Are Those Fluffy Clouds Or Storm Clouds On Your Horizon?

Everyone is talking about the cloud, from the boardroom to the war room, and everywhere in between. Heck, your parents probably asked you about the cloud the last time you paid them a visit. It’s the in thing right now, and everyone wants to get on board. Cloud computing has the potential to be the biggest game changer to IT since the Internet, but before you get carried away and run speed ahead to the cloud let’s just make sure all that cloud cover isn’t obscuring your vision.

You are putting someone else in charge

This is the hardest thing for most IT professionals to accept. When you move services to the cloud, you are no longer directly in control. It’s a major shift in realities that most IT folks have trouble adapting to; you can’t just log on to the box and make the needed change, or bounce the server to clear it out. Even if something is broken you still have to go through change control, and you will be opening tickets for everything. It’s going to be a stressful time at first, as you and your teammates become accustomed to the new reality.

It’s not all about you

With the exception of the private cloud, you are but one of many customers using the services of your cloud provider. And that means, on at least some level, you must share everything with others, whether you know them or not. I don’t mean you are sharing your data, but you are sharing the IT resources of your provider.

The bandwidth, capacity, IT staff, sales staff, customer service staff and more are shared across all the other customers. Cloud computing in this case is a lot like other utilities. You are all in it together, and if you alone have a problem, you can’t expect someone is going to pay attention to you very quickly, but if everyone is having a problem, you cannot expect to be fixed first.

You can have any colour you want, as long as it’s black

Cloud services typically use the latest and greatest versions of whatever software goes into offering the service. That’s one of the big appeals; you stay evergreen. However, just because they are running on the 2012 version of X, don’t expect that you will get every little feature and customisation that X version 2012 offers if you install it on-premise; cloud service providers tend to offer the vanilla, cookie cutter version and only enable the most popular features. If you want obscure feature 57, make sure that the cloud service offers that before you sign up.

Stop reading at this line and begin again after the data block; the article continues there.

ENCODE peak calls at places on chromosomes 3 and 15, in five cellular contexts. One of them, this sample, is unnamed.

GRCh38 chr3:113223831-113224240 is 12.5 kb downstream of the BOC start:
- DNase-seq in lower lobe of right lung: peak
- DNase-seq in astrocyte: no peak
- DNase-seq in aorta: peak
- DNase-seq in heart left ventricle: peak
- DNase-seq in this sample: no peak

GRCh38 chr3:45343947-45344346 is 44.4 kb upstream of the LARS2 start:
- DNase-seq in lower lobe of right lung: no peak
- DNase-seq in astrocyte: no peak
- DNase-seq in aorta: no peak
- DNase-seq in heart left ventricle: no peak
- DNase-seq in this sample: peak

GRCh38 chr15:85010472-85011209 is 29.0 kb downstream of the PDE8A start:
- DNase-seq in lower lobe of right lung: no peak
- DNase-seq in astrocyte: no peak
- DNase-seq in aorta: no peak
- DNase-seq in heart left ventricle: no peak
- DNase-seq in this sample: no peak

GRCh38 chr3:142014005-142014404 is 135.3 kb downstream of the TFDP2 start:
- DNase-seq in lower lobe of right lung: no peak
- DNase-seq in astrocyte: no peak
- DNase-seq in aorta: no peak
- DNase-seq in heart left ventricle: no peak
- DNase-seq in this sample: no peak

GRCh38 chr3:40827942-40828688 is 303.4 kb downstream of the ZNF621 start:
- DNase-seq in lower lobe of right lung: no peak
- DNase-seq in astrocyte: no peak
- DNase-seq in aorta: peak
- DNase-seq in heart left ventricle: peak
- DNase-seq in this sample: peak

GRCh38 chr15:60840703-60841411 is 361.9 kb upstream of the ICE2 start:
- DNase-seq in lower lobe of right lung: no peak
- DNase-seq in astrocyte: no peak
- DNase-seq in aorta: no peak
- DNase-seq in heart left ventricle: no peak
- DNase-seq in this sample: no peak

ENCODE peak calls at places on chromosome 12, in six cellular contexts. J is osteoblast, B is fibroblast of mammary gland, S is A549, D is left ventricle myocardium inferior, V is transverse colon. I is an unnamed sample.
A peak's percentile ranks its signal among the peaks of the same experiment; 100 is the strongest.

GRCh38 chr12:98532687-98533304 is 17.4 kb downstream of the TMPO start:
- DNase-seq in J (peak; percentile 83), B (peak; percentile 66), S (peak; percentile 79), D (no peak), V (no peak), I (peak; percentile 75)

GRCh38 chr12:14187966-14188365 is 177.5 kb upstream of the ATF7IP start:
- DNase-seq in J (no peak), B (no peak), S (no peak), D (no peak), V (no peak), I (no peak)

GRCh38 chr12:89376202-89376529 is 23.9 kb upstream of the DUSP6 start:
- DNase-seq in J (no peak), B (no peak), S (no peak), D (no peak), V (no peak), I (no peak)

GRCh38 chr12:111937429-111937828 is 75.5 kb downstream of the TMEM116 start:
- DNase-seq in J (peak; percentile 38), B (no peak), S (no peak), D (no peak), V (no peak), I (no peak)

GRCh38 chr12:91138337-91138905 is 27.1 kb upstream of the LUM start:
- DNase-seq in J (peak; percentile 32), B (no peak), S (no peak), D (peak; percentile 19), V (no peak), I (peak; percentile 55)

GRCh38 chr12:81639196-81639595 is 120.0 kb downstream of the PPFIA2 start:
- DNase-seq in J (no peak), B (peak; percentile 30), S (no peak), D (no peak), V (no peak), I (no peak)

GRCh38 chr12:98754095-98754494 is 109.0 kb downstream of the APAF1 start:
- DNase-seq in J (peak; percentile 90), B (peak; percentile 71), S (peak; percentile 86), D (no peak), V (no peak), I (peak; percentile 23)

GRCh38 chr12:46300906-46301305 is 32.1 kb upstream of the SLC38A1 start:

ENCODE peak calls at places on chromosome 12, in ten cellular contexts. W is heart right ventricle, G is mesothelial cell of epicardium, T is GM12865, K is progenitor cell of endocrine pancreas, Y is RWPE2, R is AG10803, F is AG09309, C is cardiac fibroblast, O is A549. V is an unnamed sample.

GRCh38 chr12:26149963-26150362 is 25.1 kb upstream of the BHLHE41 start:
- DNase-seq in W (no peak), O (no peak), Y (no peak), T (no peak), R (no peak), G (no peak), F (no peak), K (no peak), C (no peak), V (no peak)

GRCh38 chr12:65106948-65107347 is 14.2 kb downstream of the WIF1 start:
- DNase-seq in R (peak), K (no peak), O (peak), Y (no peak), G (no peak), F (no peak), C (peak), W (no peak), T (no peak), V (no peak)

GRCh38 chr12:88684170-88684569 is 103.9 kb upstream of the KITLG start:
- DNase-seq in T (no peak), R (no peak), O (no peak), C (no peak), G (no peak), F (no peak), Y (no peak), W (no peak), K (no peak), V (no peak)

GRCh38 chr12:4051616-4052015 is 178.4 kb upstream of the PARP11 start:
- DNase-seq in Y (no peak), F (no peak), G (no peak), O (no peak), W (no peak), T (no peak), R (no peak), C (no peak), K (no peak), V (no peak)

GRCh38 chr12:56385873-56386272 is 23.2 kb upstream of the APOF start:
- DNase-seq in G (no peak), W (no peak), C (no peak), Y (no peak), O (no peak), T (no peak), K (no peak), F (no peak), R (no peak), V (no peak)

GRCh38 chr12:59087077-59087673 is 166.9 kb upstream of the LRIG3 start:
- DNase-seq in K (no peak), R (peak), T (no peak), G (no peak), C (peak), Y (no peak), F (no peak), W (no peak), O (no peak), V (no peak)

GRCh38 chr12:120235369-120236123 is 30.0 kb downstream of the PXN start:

You won’t get rid of all your servers, or all your IT staff

This last one is something you may need to share with the president, the C-level leadership, or even your director. Very few cloud services can function completely without some on premise resources, many services will not be suitable for everyone to move to the cloud, and your IT team is still required to manage those services, and the relationships with the vendors. Even when you move a service to the cloud, it still has to be managed by you.

You are trading a physical collection of depreciable assets that require round the clock care for a recurring monthly expense that requires daily monitoring. You won’t need that third shift datacenter technician, but you will still need IT.

You may think I am a cloud hater, and don’t want to have anything to do with it. You couldn’t be further from the truth there. I love the cloud, and have been a direct customer, or the consultant who assisted my customers with moving to cloud services since before it was called the cloud, you know, in the good old days of the late 2000’s. But I’ve seen enough smiles turn to frowns when reality struck, and when customers realised that it’s not like the old days, so I wanted to make sure that I give you a healthy dose of reality.

Casper Manes writes on behalf of IT Channel Insight, a site for MSPs and channel partners where you can find articles related to managed it services. Casper currently works as a Senior Messaging Consultant for one of the premier consulting firms in the world, he cuts his teeth on Exchange 5.0, and has worked with every version of Microsoft’s awesome e-mail packages since then, as well as MHS, Sendmail, and MailEnable systems. He’s written dozens of articles on behalf of his past employers, their partners, and others.